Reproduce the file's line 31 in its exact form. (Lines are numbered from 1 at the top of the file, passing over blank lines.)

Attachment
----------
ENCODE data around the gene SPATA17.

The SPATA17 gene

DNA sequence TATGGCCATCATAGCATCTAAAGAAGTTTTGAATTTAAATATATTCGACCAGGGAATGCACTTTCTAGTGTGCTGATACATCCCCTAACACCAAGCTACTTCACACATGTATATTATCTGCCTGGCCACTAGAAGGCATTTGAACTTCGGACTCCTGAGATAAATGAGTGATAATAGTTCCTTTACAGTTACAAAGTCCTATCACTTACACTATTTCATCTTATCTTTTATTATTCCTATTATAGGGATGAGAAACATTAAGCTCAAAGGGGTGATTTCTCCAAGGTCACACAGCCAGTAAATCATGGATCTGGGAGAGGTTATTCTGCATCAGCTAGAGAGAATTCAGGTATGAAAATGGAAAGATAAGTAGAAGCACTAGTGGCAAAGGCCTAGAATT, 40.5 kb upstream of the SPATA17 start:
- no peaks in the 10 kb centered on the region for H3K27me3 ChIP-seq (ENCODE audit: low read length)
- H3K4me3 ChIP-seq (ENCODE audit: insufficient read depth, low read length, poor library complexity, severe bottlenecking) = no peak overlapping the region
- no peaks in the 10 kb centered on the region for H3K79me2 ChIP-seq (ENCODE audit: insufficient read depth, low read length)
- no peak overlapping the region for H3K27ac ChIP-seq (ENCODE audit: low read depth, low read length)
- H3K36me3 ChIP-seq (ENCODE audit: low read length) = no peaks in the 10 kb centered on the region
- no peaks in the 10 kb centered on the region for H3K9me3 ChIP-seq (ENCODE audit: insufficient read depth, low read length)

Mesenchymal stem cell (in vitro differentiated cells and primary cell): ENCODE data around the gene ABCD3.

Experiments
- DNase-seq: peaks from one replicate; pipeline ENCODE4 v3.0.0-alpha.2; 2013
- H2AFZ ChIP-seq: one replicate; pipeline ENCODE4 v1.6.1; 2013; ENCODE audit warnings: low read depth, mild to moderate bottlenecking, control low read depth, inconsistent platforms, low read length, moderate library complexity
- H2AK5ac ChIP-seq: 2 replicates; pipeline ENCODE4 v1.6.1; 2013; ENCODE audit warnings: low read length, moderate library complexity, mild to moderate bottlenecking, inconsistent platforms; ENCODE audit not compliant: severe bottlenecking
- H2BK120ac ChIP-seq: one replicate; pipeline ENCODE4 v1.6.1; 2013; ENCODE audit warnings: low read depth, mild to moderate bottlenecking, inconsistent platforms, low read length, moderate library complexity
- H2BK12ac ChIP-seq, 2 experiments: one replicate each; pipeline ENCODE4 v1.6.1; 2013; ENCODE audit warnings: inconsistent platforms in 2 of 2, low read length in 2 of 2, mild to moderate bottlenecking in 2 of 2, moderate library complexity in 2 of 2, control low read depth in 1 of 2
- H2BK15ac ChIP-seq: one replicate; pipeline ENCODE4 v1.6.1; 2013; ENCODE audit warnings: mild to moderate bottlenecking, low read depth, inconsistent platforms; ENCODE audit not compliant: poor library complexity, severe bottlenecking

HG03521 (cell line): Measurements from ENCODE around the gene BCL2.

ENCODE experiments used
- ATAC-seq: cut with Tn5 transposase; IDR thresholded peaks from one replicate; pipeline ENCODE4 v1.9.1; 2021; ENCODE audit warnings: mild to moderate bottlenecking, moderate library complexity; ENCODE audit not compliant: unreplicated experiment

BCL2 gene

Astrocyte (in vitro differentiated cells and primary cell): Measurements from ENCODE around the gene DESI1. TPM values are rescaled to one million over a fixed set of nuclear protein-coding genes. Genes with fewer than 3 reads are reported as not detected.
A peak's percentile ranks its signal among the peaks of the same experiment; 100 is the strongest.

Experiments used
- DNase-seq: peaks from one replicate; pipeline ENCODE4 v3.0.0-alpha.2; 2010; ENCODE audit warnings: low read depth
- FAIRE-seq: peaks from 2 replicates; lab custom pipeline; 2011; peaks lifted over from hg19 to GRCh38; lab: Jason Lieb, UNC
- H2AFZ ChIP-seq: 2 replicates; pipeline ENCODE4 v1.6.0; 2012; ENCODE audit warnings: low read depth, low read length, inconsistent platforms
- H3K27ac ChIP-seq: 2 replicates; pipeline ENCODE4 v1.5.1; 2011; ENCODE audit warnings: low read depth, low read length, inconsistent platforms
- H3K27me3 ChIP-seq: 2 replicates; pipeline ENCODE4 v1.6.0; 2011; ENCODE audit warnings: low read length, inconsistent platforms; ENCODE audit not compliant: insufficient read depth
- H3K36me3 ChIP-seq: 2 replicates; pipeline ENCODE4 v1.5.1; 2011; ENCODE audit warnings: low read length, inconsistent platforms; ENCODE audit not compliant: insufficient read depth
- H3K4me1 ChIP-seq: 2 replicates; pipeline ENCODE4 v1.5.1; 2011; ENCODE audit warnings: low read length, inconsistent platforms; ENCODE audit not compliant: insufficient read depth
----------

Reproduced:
- H3K4me1 ChIP-seq: 2 replicates; pipeline ENCODE4 v1.5.1; 2011; ENCODE audit warnings: low read length, inconsistent platforms; ENCODE audit not compliant: insufficient read depth